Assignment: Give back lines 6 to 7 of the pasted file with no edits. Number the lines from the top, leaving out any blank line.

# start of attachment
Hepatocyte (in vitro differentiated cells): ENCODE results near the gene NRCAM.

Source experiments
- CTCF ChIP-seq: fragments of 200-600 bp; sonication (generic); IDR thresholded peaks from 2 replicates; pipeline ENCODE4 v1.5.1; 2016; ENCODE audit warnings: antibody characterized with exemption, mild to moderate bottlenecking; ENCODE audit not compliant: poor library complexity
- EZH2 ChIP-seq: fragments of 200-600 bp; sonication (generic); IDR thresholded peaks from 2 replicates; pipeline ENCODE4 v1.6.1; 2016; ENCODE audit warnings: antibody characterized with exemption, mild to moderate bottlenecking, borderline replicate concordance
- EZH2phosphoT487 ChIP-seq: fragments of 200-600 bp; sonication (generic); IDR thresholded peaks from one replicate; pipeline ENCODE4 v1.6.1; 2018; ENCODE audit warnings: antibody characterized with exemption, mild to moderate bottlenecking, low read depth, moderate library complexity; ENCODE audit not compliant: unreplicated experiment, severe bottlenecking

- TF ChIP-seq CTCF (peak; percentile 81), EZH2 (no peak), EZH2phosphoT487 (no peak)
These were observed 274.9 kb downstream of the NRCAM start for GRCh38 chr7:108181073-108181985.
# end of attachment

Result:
- TF ChIP-seq CTCF (peak; percentile 81), EZH2 (no peak), EZH2phosphoT487 (no peak)
These were observed 274.9 kb downstream of the NRCAM start for GRCh38 chr7:108181073-108181985.